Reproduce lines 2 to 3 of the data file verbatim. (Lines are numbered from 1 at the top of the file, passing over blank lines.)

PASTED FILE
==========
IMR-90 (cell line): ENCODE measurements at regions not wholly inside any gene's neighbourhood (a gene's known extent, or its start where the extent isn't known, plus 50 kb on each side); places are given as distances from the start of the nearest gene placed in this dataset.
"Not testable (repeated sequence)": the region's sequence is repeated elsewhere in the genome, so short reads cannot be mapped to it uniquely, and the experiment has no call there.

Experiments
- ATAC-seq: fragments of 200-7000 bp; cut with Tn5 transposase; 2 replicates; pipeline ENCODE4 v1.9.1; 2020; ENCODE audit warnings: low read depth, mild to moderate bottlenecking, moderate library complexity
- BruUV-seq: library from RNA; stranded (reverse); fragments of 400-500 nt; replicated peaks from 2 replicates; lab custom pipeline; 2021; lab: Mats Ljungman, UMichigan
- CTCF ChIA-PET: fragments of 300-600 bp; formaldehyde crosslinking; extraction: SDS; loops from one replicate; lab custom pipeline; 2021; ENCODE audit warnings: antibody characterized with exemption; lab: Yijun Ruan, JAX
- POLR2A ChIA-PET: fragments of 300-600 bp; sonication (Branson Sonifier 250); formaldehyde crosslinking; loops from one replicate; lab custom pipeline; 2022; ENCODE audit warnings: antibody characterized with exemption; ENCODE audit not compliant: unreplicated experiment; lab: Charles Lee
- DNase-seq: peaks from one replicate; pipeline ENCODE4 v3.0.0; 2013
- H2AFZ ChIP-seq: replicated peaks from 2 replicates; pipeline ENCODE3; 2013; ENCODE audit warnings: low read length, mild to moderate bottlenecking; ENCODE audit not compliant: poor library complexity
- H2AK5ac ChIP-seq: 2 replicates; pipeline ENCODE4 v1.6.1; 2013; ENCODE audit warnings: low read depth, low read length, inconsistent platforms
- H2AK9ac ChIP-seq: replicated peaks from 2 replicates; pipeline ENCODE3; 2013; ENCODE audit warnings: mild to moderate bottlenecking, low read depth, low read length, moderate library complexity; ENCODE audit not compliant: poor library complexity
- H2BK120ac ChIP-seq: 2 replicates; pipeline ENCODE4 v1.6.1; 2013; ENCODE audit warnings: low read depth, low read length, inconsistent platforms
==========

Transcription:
"Not testable (repeated sequence)": the region's sequence is repeated elsewhere in the genome, so short reads cannot be mapped to it uniquely, and the experiment has no call there.

Experiments